In any event, the webiste has some interesting articles, including this one from Keith Ward called (perhaps optimistically) “Why the Future Belongs to Liberal Faith.” Ward’s is talking specifically about holding the Christian faith in a liberal way, and he identifies seven marks of a liberal faith:
Now, I substantially agree with all these points, so why would I be uncomfortable describing myself as a theological liberal? I think it’s because, while I affirm the need for critical discussion, acceptance of diversity and dissent, and the possibility of revising traditional theological beliefs, I still think there is a core of orthodox Christian belief that retains, if not unchallengable authority, then at least a strong presumption in its favor.
I don’t think Ward would necessarily disagree with this if his other writings are anything to judge by. But I think his article is nicely balanced by this passage from one by Mark Chapman at the same site:
I want to begin with the bold claim that a certain amount of woolly liberalism is necessary for the functioning of a healthy Christianity. This is something that needs to be re-asserted in the contemporary church, particularly when there are so many who would like to confine Christianity solely to its more dogmatic and sectarian forms. And I would contend that the reason for this is extraordinarily simple and uncontentious: whatever else religion might be it is a human practice open to all the distortions of human sin which means it simply demands to be scrutinised and criticised. That is something that would be understood by the Hebrew prophets and virtually every reformer since. For the greater glory of God there is thus a responsibility to open up our practices and beliefs to critical scrutiny. This, I think, is where a dose of liberalism becomes necessary for all Christians. Liberalism is consequently far more an attitude of mind than a church party, and it can even look prophetic.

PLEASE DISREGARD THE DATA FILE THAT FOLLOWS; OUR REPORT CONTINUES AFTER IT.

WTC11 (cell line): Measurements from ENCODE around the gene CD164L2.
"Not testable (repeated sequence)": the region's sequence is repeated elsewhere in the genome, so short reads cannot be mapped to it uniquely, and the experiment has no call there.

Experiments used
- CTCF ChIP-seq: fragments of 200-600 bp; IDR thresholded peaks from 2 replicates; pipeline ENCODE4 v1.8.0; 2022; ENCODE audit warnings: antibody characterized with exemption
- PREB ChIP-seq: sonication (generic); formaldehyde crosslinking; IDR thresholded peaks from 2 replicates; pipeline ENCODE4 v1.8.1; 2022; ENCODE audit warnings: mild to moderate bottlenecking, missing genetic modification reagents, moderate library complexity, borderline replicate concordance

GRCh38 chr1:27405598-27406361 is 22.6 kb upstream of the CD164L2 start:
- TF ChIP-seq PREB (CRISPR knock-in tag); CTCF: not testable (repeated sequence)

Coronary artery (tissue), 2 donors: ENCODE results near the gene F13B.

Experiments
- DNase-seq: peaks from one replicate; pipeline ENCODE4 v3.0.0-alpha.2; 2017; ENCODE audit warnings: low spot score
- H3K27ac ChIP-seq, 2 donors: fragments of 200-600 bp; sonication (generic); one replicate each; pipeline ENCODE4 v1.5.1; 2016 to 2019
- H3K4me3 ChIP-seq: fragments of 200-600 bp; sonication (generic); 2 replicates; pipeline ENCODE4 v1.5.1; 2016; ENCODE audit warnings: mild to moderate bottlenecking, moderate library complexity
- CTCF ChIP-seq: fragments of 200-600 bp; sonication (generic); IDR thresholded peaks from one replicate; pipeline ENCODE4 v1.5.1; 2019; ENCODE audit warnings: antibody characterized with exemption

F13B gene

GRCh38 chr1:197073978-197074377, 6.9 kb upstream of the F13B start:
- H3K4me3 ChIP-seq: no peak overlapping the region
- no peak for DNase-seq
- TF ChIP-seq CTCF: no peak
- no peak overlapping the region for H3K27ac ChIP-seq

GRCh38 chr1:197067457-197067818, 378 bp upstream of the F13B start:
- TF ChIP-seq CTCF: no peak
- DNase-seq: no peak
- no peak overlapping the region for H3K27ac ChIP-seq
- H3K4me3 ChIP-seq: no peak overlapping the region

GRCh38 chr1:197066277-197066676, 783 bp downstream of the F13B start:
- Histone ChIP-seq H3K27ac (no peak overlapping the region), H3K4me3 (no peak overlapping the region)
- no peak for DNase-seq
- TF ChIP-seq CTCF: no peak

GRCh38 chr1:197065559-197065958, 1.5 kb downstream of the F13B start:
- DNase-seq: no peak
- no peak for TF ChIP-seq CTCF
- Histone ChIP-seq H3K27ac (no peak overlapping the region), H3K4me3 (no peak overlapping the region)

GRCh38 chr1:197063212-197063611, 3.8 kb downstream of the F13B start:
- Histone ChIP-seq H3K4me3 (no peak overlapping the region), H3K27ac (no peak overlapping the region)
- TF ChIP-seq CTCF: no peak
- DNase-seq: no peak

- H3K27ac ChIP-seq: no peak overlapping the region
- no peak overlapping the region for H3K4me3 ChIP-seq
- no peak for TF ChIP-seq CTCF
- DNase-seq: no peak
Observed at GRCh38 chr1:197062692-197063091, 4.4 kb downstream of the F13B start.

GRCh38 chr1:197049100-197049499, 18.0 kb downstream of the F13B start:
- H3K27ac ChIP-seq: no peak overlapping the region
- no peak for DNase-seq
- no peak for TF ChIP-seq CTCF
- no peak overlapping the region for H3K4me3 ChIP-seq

Now, I would not want to belong to anything called a liberal party in the church. My religion is really quite traditional Anglo-Catholic, but my disposition and attitude is liberal. It doesn’t take much to reveal the ironies, hypocrisies and idolatries of Anglo-Catholicism. But at the same time the continued vitality of religion requires that it be practised, cherished and loved and approached with reverence and awe.
The “liberal” and “conservative” dispositions, then, can be seen as complementary, and even necessary for one another’s health. A merely corrosive and critical liberalism will lack “reverence and awe.” But an uncritical conservatism will confuse religion with God, and ironically fail to revere the very God religion aims to worship.